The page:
- Supports data downloads from 12,000 institutions
- Less cluttered than previous versions
- Easier setup
- Offers functionality available on the Web for free
If you prefer to confine your financial data to your desktop and are a serious investor, Quicken Premier is worth the price for its ease of use and deep feature set.
Quicken 2011 is one of the biggest new releases in the recent history of Intuit’s venerable personal finance package, and for anyone still interested in managing their finances on the desktop, it’s well worth a look.
In addition to a major overhaul that makes setup easier than ever and updates the app’s look and feel, Quicken 2011 supports transaction data downloads from more than 12,000 financial institutions. That’s about 2.5 times as many as the 5000-odd institutions supported in Quicken 2010, so if you’ve been holding off on personal finance software because your local bank doesn’t work with it, you might find that things have changed. The ability to automate data entry is one of the most useful features of a personal finance package, since it makes seeing where your money is going and, by extension, planning for the future so much easier.
Quicken 2011 doesn’t just support thousands of new institutions; it also simplifies the task of setting them up for data downloads. When you set up an account, the software presents you with a list of the top 20 institutions offering that account type (and autocompletes as you type in the name of an institution that isn’t on the list). If you already have an online account with the institution, all you have to do (in most cases) is enter your existing log-in info (user ID and password) to complete the setup.
This is pretty much how Mint.com, the Web-based personal finance manager that Intuit acquired late last year, works–and the similarity is no coincidence. Intuit has made Mint.com its online brand for personal finance, and put Mint.com’s leadership team in charge of Quicken desktop editions.
In fact, Quicken is starting to look eerily like Mint in many respects; and more than ever, the basic editions of Quicken 2011 (the $30 Starter Edition, which simply tracks money, and the $60 Deluxe Edition, which offers some planning help and investment tracking support) provide similar features. Given that Mint is a free service, these Quicken editions seem to be designed primarily for people who don’t want to entrust their financial data to a Web application that stores it in the cloud–and are willing to pay for the privilege. (Mint is also accessible through an iPhone app and an Android app.)
However, the higher-end $90 Quicken Premier 2011, which I tested in late-beta form, does offer a fair amount of functionality relating to investments that you don’t get from Mint. This is the package for people who like to keep close tabs on their portfolio and want tools to help analyze the tax consequences of a stock sale, or to rebalance their asset mix.
Other editions with special features include the $100 Quicken Home & Business, which includes everything in Premier plus additional help for self-employed people who wish to track their business and personal finances in a single application, and the $150 Quicken Rental Property Manager, for small landlords.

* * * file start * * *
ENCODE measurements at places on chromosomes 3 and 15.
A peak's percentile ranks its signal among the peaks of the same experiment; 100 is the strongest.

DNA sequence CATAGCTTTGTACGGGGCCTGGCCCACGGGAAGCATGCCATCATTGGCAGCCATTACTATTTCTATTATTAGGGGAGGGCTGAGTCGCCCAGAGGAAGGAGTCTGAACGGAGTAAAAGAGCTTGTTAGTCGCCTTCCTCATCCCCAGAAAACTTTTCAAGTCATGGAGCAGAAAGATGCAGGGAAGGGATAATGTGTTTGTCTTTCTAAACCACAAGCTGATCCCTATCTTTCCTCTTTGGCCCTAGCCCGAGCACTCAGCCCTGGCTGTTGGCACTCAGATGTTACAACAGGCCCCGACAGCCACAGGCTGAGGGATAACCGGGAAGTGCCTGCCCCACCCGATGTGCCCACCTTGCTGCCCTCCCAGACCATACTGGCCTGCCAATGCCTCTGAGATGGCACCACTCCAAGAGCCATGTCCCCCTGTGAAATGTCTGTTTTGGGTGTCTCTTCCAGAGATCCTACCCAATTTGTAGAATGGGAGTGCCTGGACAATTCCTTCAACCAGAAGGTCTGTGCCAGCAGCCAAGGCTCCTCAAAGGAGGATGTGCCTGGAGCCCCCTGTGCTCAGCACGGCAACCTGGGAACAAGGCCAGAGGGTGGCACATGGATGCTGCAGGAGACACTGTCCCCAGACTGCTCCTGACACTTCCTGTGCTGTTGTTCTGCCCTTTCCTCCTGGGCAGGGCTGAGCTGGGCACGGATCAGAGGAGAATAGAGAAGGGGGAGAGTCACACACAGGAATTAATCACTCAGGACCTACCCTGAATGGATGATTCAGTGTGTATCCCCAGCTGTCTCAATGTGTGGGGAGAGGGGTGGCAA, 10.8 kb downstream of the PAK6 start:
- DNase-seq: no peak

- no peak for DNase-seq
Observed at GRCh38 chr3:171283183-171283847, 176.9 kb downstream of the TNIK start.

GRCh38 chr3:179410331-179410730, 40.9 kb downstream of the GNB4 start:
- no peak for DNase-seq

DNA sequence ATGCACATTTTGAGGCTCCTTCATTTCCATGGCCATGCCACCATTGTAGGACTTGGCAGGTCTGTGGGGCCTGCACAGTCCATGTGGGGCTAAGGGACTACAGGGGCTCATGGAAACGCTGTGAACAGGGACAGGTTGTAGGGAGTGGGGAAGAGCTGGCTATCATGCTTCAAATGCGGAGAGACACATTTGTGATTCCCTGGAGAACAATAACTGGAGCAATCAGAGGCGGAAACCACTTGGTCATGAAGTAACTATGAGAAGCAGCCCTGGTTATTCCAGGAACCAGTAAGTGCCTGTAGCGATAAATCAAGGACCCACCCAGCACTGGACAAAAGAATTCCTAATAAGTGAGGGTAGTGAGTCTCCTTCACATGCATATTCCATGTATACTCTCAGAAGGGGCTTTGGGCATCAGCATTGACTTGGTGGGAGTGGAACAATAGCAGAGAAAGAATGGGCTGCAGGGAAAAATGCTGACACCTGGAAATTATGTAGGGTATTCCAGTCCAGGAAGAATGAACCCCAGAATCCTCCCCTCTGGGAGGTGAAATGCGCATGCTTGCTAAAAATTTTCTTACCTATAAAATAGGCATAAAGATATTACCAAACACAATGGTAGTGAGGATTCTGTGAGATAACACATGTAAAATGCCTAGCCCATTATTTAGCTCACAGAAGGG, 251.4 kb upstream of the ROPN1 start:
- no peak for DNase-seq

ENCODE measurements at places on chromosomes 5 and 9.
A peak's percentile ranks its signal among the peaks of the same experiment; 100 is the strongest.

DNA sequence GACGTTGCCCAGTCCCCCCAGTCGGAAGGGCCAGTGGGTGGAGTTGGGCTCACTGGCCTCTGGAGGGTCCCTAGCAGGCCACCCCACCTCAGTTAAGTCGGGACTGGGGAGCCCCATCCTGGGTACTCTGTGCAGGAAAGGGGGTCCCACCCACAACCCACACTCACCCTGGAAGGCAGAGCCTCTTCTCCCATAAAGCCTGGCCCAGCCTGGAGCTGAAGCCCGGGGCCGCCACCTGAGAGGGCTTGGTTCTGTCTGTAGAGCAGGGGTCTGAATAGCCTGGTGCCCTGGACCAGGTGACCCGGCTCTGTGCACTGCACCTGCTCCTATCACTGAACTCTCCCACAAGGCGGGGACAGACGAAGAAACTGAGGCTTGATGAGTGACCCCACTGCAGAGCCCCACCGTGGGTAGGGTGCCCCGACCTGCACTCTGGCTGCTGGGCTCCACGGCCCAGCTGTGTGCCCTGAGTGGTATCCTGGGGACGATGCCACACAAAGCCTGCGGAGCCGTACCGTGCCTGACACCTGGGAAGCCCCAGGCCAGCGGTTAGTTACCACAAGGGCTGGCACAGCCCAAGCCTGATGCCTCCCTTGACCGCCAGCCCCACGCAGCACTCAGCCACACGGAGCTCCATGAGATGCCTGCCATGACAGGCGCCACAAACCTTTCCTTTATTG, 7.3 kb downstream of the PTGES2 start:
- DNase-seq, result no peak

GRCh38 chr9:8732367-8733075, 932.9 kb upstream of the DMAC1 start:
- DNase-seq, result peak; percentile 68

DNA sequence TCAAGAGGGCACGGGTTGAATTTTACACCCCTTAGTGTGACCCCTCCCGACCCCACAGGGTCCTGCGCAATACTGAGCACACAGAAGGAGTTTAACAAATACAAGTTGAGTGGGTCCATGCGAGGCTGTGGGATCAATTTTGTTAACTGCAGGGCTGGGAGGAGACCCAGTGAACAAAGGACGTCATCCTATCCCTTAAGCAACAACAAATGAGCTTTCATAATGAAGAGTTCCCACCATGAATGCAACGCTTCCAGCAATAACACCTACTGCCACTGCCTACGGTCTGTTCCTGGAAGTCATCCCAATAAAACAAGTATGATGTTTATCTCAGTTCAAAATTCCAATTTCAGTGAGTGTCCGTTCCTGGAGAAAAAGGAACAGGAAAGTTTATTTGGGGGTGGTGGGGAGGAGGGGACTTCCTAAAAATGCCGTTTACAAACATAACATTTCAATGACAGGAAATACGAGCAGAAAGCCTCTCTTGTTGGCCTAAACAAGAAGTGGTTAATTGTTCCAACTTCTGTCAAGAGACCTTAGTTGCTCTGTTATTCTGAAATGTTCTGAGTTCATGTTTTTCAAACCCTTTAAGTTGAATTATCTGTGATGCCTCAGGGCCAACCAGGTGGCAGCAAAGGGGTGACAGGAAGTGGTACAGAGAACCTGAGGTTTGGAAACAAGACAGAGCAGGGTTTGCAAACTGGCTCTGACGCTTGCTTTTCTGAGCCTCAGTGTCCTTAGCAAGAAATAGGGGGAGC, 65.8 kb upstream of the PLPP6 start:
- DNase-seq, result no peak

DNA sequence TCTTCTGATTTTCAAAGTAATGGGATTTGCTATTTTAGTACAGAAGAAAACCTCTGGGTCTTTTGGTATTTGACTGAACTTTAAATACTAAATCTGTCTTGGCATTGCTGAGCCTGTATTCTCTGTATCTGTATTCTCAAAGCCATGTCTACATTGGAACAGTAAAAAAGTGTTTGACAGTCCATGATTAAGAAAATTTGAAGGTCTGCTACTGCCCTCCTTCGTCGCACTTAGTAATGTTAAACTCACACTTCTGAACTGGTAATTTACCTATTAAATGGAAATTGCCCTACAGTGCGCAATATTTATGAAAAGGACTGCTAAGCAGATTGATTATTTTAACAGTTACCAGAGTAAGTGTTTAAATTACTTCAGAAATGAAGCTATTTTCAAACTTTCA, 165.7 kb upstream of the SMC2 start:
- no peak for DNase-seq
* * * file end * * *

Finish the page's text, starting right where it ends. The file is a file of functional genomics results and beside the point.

Regardless of the edition of Quicken 2011, its designers Web sensibility is immediately evident in their use of graphics: If you like to see your financial life laid out in pie charts, you’ll love Quicken 2011’s ability to create them–not just for transactions in a single account, but across all accounts (much more useful for obtaining a real-world picture of what’s going on). Drilling down for details is as easy as clicking a chart segment; and when you’re in register views, you can adjust column widths to your liking and add or remove columns if you like.
Intuit is also touting Quicken 2011’s improved ability to categorize downloaded transactions accurately, claiming a 90 percent accuracy rate. In my tests, I couldn’t verify this claim, however. Several transactions came in with no category label, and I did have to correct a few. But certainly the software got many categories right, leaving significantly less work for me to do. Assigning categories to expenses is important if you want to see where your money is going and where you might be able to cut back–if you want to save toward a goal, for example.
Longtime Quicken users may have to spend a few days getting used to the new streamlined user interface, which is a lot less cluttered with menus and toolbar items than the old one. I liked it and found it reasonably intuitive. I certainly didn’t miss items such as Goals (which has largely been subsumed into the Planning section).
The app had no trouble importing data from my previous Quicken file, so people interested In upgrading (if only to maintain transaction download support, which expires for editions older than three years) shouldn’t find the transition too painful. (Quicken 2011 still supports importing Microsoft Money files, even though Microsoft has discontinued the product and will end its support for online services in January.)
Lacking serious competition in the desktop realm, Quicken 2011 still brings welcome innovation to the table for people who want help from a desktop product in managing their finances–especially people who like to dig deep into their investments (in the case of Premier) or who want to manage a sole proprietorship (Schedule C) as well as their personal finances in a single app (Quicken Home & Business). Existing users facing a sunset policy on data downloads and newcomers to personal finance software should find plenty to like in this package.